Welcome news: Subterranean Magazine, a quarterly publication, has announced that it will be available for free download from here on out. The announcement was accompanied by the free editions of the Fall 2012 and the Winter 2013 issues, each of which contains a number of excellent novellas — a length for which Subterranean Press, as well as the magazine, are known. Many, including me, consider the novella to be the ideal length for science fiction, fantasy and horror: it provides the author with enough space for world building, but not more space than many stories need. The novellas in these two issues illustrate this opinion nicely.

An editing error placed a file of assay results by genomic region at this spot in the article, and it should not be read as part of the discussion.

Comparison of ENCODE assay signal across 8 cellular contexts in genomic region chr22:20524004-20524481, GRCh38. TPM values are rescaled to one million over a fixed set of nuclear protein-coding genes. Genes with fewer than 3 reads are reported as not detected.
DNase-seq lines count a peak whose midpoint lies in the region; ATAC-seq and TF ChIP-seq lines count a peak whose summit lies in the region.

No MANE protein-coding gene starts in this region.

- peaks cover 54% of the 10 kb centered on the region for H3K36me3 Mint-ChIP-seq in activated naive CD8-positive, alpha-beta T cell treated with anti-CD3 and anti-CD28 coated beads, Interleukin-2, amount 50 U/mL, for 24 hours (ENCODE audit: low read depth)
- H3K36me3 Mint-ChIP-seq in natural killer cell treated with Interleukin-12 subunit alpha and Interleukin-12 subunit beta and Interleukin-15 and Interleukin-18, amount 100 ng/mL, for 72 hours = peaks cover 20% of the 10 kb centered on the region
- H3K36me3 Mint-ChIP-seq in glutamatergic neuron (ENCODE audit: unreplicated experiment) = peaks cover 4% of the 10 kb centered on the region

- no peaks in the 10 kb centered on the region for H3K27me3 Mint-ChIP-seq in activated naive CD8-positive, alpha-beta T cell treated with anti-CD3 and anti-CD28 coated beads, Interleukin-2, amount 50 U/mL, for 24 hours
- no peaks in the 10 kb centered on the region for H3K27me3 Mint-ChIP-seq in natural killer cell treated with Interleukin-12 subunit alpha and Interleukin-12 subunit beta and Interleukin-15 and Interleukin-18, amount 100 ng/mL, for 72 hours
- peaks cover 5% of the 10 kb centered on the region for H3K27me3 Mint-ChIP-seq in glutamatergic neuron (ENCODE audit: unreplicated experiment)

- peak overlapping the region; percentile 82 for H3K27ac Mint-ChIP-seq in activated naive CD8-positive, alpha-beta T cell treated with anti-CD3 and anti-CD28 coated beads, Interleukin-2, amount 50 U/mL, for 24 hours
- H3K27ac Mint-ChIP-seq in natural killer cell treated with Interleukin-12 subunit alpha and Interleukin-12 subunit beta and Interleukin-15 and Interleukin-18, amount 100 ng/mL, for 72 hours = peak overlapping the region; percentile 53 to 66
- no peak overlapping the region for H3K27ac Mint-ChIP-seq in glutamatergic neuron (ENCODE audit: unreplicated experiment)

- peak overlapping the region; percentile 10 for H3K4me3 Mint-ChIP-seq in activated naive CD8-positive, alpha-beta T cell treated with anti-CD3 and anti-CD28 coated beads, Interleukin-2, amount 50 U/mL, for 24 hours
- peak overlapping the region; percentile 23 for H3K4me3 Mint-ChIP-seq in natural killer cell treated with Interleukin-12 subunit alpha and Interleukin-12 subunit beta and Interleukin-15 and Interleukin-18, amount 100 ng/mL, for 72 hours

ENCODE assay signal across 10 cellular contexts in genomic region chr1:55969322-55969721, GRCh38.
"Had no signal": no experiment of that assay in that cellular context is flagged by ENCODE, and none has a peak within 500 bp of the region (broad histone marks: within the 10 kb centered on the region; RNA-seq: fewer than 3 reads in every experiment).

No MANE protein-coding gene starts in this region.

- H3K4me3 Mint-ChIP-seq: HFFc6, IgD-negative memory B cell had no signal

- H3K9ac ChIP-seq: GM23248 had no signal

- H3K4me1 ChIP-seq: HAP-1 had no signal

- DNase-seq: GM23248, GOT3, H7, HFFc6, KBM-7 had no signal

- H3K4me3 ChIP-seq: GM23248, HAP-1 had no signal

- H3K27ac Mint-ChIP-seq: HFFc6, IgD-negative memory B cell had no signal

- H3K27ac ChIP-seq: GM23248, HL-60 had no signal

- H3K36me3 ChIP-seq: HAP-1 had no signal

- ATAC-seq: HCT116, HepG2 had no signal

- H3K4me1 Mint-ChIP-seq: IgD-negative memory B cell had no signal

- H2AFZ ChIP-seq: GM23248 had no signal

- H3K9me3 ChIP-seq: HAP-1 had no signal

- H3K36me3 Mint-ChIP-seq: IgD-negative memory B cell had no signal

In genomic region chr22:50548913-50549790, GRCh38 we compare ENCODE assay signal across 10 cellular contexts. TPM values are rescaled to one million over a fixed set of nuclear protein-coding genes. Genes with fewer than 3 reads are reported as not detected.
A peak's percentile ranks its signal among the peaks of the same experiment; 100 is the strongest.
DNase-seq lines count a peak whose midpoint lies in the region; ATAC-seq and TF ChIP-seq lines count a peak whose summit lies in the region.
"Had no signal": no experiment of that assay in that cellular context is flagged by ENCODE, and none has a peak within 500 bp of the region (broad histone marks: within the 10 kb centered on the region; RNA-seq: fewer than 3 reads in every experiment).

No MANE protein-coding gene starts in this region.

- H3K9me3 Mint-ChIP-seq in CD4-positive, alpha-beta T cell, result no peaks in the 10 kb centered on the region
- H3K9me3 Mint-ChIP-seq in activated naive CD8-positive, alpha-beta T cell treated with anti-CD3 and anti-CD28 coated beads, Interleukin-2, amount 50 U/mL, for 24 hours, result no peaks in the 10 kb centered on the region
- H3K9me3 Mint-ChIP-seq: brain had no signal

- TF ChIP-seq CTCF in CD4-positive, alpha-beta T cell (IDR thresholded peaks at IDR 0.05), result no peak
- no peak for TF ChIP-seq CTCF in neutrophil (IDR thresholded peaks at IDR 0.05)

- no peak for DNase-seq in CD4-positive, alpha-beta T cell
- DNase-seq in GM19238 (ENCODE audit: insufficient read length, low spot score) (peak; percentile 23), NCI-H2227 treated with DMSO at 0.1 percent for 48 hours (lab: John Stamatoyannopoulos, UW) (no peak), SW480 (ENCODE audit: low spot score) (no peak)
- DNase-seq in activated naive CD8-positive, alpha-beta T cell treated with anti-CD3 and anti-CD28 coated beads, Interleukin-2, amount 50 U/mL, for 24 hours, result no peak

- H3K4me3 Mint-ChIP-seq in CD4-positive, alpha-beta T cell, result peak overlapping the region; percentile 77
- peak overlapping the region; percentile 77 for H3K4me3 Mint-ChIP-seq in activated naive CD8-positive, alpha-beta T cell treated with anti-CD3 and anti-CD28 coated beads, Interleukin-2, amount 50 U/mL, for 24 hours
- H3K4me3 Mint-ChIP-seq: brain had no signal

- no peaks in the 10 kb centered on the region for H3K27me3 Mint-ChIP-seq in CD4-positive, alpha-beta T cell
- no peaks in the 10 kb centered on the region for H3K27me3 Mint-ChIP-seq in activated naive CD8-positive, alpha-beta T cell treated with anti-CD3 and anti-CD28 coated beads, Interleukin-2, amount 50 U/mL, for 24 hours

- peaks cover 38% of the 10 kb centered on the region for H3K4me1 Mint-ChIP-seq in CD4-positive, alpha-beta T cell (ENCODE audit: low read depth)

“African Sunrise” by Nnedi Okorafor is the opening tale in the Fall 2012 issue, and it is the best story in both issues. It is “excerpted from The Great Book,” which appears to be Okorafor’s multi-volume project; she has described “African Sunrise” is a sort of prequel to Who Fears Death, a novel which won the 2011 World Fantasy Award. The protagonist and narrator is Phoenix, who lives on the 13th floor of Tower 7 in her world, and she has just realized that she is a prisoner. She is treated well, with all the access to information she could want (and she is quite a reader), but she has no opportunity to leave the tower, or even her floor. Tower 7 is a place of human experimentation as well as a collection of humans with odd capabilities. Saeed, for instance, the survivor of a famine, has the ability to eat any sort of refuse and survive; crushed glass is his favorite dish. We learn early in the story that Phoenix was created in the tower, and looks like a 40-year-old woman, even though she is only two years old. But we hardly know anything about Phoenix from these facts, and even Phoenix is unaware of her own nature. She begins her process of self-discovery when Saeed dies from eating an apple; his odd adjustment to the unavailability of real food has left him unable to eat anything but man-made trash, and his despondency at his imprisonment leads him to commit suicide. Phoenix’s anger and despair at his death cause her to remarkable revelations about herself, Tower 7, and the greater world. “African Sunrise” is highly imaginative and unpredictable, well-written and exciting.